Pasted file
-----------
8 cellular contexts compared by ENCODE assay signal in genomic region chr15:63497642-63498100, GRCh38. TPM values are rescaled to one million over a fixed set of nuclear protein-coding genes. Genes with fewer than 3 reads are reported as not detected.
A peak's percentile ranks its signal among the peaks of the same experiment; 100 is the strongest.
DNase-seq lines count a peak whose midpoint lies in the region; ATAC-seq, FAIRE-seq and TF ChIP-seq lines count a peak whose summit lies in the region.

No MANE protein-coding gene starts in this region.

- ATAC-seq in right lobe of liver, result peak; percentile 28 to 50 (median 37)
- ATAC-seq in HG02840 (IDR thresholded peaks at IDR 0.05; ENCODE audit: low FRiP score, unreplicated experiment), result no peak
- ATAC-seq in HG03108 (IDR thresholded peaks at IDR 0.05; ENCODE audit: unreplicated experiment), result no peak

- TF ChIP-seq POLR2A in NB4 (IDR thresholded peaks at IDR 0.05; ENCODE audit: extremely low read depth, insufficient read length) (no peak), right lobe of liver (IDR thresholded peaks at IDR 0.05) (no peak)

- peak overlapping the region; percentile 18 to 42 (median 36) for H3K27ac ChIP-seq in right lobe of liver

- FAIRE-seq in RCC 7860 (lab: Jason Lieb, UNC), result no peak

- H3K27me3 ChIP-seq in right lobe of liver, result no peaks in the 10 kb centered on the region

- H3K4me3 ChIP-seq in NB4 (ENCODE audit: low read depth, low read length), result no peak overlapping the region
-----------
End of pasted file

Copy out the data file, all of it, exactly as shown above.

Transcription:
8 cellular contexts compared by ENCODE assay signal in genomic region chr15:63497642-63498100, GRCh38. TPM values are rescaled to one million over a fixed set of nuclear protein-coding genes. Genes with fewer than 3 reads are reported as not detected.
A peak's percentile ranks its signal among the peaks of the same experiment; 100 is the strongest.
DNase-seq lines count a peak whose midpoint lies in the region; ATAC-seq, FAIRE-seq and TF ChIP-seq lines count a peak whose summit lies in the region.

No MANE protein-coding gene starts in this region.

- ATAC-seq in right lobe of liver, result peak; percentile 28 to 50 (median 37)
- ATAC-seq in HG02840 (IDR thresholded peaks at IDR 0.05; ENCODE audit: low FRiP score, unreplicated experiment), result no peak
- ATAC-seq in HG03108 (IDR thresholded peaks at IDR 0.05; ENCODE audit: unreplicated experiment), result no peak

- TF ChIP-seq POLR2A in NB4 (IDR thresholded peaks at IDR 0.05; ENCODE audit: extremely low read depth, insufficient read length) (no peak), right lobe of liver (IDR thresholded peaks at IDR 0.05) (no peak)

- peak overlapping the region; percentile 18 to 42 (median 36) for H3K27ac ChIP-seq in right lobe of liver

- FAIRE-seq in RCC 7860 (lab: Jason Lieb, UNC), result no peak

- H3K27me3 ChIP-seq in right lobe of liver, result no peaks in the 10 kb centered on the region

- H3K4me3 ChIP-seq in NB4 (ENCODE audit: low read depth, low read length), result no peak overlapping the region